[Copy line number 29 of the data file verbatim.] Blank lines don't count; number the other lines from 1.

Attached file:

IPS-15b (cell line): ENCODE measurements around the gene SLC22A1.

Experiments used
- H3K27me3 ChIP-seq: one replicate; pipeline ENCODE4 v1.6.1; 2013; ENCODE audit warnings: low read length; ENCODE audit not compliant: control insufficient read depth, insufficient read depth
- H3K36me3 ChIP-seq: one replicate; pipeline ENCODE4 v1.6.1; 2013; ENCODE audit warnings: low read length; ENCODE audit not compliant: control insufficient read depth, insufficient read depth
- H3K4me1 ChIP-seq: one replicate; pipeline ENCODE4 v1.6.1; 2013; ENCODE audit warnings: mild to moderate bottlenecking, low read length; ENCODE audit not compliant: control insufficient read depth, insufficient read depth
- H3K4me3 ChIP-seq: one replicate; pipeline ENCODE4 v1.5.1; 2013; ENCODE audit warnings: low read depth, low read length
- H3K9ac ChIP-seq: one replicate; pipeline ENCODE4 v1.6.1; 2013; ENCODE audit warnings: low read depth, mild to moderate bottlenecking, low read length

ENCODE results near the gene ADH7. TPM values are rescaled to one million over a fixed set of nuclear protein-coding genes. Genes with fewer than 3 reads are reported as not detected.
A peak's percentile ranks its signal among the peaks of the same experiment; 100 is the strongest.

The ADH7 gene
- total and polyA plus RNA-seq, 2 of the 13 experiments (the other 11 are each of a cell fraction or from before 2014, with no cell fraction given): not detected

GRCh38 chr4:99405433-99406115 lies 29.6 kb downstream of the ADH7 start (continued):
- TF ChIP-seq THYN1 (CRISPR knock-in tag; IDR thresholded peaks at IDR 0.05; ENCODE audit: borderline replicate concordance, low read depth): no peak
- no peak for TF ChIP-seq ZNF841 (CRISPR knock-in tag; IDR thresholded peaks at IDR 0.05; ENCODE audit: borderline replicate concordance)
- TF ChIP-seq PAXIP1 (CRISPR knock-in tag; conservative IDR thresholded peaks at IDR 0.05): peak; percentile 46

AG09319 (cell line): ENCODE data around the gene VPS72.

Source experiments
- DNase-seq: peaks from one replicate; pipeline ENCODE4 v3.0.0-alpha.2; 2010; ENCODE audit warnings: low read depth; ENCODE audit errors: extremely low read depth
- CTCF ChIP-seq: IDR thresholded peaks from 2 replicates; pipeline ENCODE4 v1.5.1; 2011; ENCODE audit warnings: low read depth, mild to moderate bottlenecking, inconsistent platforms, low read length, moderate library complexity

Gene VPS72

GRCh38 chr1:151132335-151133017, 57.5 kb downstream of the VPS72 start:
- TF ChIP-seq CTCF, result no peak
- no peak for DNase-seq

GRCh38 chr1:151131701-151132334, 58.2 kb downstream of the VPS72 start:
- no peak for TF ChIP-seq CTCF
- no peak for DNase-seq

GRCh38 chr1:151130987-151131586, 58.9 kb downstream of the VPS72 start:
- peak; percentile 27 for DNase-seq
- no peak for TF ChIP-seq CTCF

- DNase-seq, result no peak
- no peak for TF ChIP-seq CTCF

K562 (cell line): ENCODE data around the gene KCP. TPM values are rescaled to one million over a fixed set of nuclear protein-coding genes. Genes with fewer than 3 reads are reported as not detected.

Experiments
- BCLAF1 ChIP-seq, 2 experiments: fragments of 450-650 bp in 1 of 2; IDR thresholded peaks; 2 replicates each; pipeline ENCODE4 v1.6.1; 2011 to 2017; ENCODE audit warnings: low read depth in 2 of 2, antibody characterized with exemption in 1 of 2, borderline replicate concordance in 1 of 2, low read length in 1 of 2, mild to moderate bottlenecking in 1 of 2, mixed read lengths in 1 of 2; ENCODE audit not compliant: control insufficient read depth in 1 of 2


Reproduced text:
- no peak for TF ChIP-seq CTCF